I think in NZ we have a limited view of what causes us to have disadvantaged people......to me the biggest disadvantage to any human being is the one where they think they are simply not good enough so they lack the self confidence which affects everything.......we need to get to the root of who the hell is screwing with these people's heads and tipping them over making them disadvantaged!!!

Often these people give up before they even begin. The solution is for white, middle-class, males to rise to the challenge. Every one of us should be a mentor to a disadvantaged person. Perhaps form an order somewhat like Templar Knights, be celibate and dedicate our lives to this cause...

John Key spoke some truth and it hurt a Little lol.

It it was true and he did actually ever speak the truth, it would surprise not just a little, but a lot.

WINZ cuts benefits for job seekers that don't abide by certain rules.

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Andrew Little is turning out to be a very reasoned, sensible, no-spin sort of political leader. Plenty of balance in his thoughts and comments.

I just hope they start thinking about benefit abatement and the negative effect that has on the willingness of the unemployed and underemployed to accept casual/temporary/seasonal work. Scrap the abatement schedule and the availability of local seasonal workers would improve immediately ... and in most cases being local, they would already having housing sorted.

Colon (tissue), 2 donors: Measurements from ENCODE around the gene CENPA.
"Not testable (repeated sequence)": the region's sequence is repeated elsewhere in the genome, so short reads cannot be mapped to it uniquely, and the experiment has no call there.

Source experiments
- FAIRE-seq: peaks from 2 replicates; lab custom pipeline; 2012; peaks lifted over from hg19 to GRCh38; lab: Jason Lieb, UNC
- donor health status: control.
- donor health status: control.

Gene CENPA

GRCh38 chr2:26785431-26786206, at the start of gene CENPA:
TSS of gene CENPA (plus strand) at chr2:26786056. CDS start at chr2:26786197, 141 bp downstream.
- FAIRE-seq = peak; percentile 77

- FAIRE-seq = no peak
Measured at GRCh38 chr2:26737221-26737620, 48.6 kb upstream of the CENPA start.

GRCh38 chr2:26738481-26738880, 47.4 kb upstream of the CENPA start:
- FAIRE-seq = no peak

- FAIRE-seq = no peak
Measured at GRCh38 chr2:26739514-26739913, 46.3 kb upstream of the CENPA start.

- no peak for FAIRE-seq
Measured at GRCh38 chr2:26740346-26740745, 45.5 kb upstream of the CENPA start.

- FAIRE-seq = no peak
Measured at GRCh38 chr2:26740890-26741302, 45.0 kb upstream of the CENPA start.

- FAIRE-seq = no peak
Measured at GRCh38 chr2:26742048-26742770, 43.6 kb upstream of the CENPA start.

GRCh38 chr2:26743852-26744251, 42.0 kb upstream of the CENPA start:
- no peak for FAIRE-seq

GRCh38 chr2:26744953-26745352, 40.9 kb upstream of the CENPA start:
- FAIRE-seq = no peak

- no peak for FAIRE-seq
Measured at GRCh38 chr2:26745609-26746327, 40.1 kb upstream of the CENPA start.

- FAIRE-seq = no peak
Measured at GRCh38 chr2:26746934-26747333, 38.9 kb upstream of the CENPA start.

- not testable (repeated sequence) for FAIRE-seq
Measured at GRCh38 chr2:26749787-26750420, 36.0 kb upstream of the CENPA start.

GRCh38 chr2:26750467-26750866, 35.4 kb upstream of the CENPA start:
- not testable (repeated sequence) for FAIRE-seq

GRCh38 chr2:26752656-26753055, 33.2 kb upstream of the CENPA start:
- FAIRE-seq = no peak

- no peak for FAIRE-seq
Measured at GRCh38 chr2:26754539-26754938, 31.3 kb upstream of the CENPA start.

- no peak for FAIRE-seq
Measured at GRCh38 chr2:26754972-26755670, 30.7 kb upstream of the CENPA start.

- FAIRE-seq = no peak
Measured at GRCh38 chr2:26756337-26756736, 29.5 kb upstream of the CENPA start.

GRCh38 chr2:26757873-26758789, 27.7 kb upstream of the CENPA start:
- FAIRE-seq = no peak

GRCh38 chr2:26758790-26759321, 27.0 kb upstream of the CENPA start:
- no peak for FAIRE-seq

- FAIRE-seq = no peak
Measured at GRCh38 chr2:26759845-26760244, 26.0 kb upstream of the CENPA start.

So many of our problems are to me quite simple. And think what would be saved if WINZ did not have to administer the cumbersome system that benefit abatement is.

Perhaps we could apply Gareth Morgan's deemed rate instead and deem each individual to be earning at 75% of the median rate ( I think in Gareth's plan this rate is open to tweaking ) and reduce the base benefit by a commensurate amount. There would no longer be a need for any abatement regime.

A benefit system with no abatement sounds like a universal allowance.

12
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from the apple industry you are employed through a contractor you turn up for work and have to work on a public holiday and you say hey shouldn't we be getting extra money it is our right after all then the apple orchard says to your contractor we don't want that one back so the contractor has no work for you and you get no pay.